This section describes the numbered reference system and gives examples from one version of the system. Ask your instructor what specific style to use.
Documentation styles for chemistry, computer science, mathematics, physics, and medical sciences are summarized in James D. Lester, Writing Research Papers, 5th ed., pp. 231-237, available in the Writing Center.
Create in-text citations
When using numbered references, cite a source by using the number assigned to that source in the reference list.
Use the information below for guidelines on how to cite numbered references correctly in your text.
Number your citations
Depending upon the system used in your field, either:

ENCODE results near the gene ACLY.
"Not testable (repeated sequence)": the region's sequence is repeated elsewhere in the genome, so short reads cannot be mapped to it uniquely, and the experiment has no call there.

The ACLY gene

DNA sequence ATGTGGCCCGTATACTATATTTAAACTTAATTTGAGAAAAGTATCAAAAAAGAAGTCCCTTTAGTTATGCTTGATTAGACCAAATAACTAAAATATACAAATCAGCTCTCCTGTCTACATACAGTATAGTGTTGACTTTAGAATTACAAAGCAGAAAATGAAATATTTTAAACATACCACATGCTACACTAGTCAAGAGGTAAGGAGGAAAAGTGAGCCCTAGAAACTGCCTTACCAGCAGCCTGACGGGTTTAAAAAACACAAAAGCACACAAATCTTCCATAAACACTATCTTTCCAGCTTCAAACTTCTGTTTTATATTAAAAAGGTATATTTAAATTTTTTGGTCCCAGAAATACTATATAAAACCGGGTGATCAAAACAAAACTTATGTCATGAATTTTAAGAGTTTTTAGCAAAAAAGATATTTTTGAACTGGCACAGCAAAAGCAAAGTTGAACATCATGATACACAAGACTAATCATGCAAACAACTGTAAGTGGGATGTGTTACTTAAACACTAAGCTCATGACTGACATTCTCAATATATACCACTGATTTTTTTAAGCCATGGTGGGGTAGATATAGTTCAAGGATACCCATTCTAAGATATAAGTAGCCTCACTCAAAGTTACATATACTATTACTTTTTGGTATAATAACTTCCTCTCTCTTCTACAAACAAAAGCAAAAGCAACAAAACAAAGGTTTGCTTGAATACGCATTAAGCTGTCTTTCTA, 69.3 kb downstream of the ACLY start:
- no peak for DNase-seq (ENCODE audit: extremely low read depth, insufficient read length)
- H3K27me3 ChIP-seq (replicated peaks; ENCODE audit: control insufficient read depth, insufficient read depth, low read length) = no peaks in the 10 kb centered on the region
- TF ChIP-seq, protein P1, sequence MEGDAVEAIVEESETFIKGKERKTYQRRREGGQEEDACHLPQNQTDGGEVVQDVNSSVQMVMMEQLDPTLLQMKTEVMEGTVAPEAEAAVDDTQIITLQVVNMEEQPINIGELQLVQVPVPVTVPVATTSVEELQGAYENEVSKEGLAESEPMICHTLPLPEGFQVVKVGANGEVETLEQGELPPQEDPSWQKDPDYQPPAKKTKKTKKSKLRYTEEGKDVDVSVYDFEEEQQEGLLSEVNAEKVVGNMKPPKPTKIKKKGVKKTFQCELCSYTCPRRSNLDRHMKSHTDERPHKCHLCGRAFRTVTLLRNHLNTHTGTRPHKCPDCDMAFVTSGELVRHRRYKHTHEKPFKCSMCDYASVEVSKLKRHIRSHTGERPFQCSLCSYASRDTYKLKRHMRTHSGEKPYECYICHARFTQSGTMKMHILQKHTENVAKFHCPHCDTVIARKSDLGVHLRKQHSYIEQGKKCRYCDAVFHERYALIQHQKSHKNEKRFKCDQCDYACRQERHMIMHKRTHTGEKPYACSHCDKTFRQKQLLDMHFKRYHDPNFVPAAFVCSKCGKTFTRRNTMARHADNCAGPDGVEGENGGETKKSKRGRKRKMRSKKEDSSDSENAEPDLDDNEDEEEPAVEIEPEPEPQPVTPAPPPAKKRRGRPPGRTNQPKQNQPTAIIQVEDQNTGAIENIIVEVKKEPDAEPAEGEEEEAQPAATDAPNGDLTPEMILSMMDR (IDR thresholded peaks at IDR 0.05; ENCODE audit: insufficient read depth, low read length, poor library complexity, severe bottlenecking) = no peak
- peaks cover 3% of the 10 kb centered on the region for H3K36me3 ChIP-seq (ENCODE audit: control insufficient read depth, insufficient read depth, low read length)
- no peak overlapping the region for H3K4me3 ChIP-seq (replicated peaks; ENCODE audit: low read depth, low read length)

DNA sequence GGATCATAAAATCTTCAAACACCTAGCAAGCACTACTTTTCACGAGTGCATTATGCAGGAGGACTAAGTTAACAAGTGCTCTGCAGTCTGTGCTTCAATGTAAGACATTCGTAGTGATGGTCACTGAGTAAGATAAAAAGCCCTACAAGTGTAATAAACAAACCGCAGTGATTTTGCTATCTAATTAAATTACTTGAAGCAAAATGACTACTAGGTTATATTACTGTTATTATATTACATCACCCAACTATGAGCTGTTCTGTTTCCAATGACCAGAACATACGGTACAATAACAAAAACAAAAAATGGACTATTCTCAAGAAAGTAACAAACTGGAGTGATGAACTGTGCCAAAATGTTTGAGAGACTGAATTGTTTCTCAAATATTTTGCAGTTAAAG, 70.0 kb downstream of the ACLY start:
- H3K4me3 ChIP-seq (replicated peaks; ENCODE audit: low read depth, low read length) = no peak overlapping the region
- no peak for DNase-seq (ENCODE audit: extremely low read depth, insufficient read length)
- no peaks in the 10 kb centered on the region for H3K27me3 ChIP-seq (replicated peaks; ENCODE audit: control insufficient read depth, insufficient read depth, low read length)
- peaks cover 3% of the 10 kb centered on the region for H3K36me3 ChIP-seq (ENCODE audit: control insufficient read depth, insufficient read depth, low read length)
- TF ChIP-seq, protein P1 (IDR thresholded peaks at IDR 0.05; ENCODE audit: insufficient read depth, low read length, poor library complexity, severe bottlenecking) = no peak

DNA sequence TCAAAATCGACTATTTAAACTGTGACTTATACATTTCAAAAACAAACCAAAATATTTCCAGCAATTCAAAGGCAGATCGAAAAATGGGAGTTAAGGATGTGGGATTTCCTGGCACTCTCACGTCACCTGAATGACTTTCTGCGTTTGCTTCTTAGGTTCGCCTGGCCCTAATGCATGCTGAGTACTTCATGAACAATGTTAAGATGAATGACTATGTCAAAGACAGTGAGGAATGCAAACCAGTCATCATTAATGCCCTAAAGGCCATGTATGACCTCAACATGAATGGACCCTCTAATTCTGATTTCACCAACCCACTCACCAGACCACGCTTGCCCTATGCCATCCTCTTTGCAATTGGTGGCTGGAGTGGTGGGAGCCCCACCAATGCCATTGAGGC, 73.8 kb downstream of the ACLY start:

- Arrange the sources you cite alphabetically and then number them; or
- Number the citations consecutively according to the first mention of each source in the text (using the same number for subsequent references to the same source).
Format your citations
- Place the number in parentheses or in square brackets; or
- Use a superscript (a number above the text line, as for a footnote).
Include a page number
Add a comma and the page number(s) of the source.
The method was described in 1979 (2, p. 885).
[The citation indicates that the method was described on page 885 of reference number 2 (Israel et al.) on the reference list in the Writing Center handout about numbered references entitled "The Reference List." Notice that the period for the sentence comes after the closing parenthesis.]
Make the citation part of your sentence
Place the number directly after the author's name or mention of the work :
The work of Nelkin and Pollack (6) supports this theory.
A 1979 study (4) showed. . . .
You can refer to a number of works within one pair of parentheses or brackets or in a series of superscript numbers:
Numerous studies (1, 3, 4, 8, 9) refer to . . .